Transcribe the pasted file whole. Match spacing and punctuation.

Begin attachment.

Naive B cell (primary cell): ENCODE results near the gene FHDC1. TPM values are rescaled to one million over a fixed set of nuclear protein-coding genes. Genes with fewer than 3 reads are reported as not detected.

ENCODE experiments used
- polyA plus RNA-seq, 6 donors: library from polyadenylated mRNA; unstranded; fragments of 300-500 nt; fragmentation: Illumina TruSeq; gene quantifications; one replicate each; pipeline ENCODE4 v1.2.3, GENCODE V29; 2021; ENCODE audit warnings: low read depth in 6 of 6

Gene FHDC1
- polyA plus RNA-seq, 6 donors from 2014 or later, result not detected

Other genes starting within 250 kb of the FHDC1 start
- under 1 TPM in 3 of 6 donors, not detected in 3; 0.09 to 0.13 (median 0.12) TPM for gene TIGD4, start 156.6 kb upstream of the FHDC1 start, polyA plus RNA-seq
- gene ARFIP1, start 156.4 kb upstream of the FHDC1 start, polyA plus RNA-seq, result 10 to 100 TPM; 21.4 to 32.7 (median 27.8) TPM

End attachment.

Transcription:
Naive B cell (primary cell): ENCODE results near the gene FHDC1. TPM values are rescaled to one million over a fixed set of nuclear protein-coding genes. Genes with fewer than 3 reads are reported as not detected.

ENCODE experiments used
- polyA plus RNA-seq, 6 donors: library from polyadenylated mRNA; unstranded; fragments of 300-500 nt; fragmentation: Illumina TruSeq; gene quantifications; one replicate each; pipeline ENCODE4 v1.2.3, GENCODE V29; 2021; ENCODE audit warnings: low read depth in 6 of 6

Gene FHDC1
- polyA plus RNA-seq, 6 donors from 2014 or later, result not detected

Other genes starting within 250 kb of the FHDC1 start
- under 1 TPM in 3 of 6 donors, not detected in 3; 0.09 to 0.13 (median 0.12) TPM for gene TIGD4, start 156.6 kb upstream of the FHDC1 start, polyA plus RNA-seq
- gene ARFIP1, start 156.4 kb upstream of the FHDC1 start, polyA plus RNA-seq, result 10 to 100 TPM; 21.4 to 32.7 (median 27.8) TPM